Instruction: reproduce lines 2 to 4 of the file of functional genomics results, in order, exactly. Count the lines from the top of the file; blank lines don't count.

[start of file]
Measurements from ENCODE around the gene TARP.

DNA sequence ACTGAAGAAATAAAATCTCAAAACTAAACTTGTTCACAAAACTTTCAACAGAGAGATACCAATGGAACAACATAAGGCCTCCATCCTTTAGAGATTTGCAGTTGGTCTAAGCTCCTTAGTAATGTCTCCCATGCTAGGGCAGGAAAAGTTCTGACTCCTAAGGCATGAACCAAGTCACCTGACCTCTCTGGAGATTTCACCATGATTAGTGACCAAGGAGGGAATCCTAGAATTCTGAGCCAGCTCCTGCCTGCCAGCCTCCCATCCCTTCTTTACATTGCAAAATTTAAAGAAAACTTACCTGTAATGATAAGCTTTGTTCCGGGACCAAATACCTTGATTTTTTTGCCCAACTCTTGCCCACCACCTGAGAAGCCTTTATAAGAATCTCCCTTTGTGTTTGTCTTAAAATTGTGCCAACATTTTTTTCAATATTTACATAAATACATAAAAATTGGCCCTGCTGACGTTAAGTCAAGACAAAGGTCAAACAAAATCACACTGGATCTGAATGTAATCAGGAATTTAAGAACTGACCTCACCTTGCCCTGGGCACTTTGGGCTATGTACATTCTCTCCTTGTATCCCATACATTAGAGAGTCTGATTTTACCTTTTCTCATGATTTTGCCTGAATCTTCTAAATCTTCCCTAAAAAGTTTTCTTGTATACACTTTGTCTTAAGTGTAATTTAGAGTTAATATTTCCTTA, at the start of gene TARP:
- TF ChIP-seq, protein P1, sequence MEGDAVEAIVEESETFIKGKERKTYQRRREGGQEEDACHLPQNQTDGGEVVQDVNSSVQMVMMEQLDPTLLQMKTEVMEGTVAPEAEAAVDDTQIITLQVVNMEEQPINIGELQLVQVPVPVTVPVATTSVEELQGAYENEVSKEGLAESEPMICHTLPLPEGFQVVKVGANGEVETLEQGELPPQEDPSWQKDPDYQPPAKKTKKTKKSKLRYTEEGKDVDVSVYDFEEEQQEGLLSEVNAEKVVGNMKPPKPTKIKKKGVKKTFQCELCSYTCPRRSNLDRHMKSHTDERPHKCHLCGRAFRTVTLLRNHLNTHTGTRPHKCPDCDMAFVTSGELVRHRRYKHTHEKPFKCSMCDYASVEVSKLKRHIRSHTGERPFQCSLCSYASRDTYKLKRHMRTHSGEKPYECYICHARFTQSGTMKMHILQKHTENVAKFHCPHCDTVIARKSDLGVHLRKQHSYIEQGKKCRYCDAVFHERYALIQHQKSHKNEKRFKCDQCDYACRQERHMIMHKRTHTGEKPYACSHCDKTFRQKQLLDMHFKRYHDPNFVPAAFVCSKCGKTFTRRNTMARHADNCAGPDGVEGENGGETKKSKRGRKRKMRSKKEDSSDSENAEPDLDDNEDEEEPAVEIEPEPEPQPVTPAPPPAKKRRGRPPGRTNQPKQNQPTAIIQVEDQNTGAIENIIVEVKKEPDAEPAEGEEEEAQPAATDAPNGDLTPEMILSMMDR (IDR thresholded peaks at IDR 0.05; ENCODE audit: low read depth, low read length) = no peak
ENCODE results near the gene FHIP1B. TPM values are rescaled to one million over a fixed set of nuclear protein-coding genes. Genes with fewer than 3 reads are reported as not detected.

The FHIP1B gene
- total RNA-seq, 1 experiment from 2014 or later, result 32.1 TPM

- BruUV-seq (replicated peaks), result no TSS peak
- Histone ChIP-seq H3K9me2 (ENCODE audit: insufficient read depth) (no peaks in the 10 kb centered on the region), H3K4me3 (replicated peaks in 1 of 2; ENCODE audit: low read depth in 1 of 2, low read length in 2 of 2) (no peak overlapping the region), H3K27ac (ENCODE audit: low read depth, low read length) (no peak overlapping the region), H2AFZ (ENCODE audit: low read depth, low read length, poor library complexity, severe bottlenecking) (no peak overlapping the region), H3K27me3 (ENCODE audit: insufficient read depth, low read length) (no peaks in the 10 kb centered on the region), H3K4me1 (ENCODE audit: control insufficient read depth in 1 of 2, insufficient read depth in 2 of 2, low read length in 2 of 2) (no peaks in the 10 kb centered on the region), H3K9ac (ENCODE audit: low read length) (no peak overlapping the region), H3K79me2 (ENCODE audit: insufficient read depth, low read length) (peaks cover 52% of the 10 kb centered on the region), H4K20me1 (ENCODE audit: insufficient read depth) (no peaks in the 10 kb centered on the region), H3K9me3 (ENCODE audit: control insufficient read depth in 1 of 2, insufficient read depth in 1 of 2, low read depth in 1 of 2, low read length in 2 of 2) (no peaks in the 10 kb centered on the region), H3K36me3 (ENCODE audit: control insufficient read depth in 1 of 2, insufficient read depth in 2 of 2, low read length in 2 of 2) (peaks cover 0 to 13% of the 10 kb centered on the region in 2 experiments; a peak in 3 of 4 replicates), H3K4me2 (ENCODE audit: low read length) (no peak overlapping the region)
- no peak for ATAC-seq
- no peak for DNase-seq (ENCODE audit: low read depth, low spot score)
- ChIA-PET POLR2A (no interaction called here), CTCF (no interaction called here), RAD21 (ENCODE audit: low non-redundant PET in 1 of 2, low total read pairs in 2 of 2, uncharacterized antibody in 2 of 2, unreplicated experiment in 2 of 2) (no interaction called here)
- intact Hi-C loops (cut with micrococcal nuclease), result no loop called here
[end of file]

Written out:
DNA sequence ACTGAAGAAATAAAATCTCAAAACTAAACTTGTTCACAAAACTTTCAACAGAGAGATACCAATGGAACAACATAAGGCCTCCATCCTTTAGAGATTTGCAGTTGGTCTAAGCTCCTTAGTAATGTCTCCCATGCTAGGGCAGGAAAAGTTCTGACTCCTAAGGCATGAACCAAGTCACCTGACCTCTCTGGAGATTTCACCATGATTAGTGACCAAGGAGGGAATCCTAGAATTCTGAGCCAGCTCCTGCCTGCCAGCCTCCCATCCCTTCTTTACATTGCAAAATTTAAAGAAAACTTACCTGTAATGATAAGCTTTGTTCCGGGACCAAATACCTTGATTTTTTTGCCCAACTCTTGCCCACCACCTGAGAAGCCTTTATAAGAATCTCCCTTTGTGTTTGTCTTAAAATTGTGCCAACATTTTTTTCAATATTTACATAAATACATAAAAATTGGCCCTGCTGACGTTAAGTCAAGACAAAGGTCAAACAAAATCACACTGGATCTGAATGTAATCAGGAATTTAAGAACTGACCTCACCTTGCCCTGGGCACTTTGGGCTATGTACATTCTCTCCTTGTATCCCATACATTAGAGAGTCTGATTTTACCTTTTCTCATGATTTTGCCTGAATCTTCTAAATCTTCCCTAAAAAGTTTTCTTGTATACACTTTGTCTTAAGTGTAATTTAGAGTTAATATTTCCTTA, at the start of gene TARP:
- TF ChIP-seq, protein P1, sequence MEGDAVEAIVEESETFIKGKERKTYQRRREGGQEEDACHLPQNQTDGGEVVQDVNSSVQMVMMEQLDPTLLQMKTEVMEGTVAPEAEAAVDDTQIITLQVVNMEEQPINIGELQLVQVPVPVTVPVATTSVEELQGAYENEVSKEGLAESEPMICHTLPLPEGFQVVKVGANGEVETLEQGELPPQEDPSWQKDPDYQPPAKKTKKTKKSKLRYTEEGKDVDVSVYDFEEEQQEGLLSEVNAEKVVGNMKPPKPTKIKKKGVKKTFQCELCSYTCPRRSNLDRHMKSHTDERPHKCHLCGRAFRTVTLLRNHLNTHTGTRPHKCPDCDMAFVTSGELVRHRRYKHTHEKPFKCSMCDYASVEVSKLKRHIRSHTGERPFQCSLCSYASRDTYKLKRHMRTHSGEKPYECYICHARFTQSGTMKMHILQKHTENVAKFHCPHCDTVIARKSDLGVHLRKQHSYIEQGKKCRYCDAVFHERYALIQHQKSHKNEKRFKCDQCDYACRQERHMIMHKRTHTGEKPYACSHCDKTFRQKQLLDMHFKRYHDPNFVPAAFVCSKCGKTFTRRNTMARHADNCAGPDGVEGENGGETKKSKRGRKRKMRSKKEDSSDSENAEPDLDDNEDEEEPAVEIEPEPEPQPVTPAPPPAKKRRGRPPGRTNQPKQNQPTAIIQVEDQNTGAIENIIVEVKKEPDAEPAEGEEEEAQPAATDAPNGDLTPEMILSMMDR (IDR thresholded peaks at IDR 0.05; ENCODE audit: low read depth, low read length) = no peak
ENCODE results near the gene FHIP1B. TPM values are rescaled to one million over a fixed set of nuclear protein-coding genes. Genes with fewer than 3 reads are reported as not detected.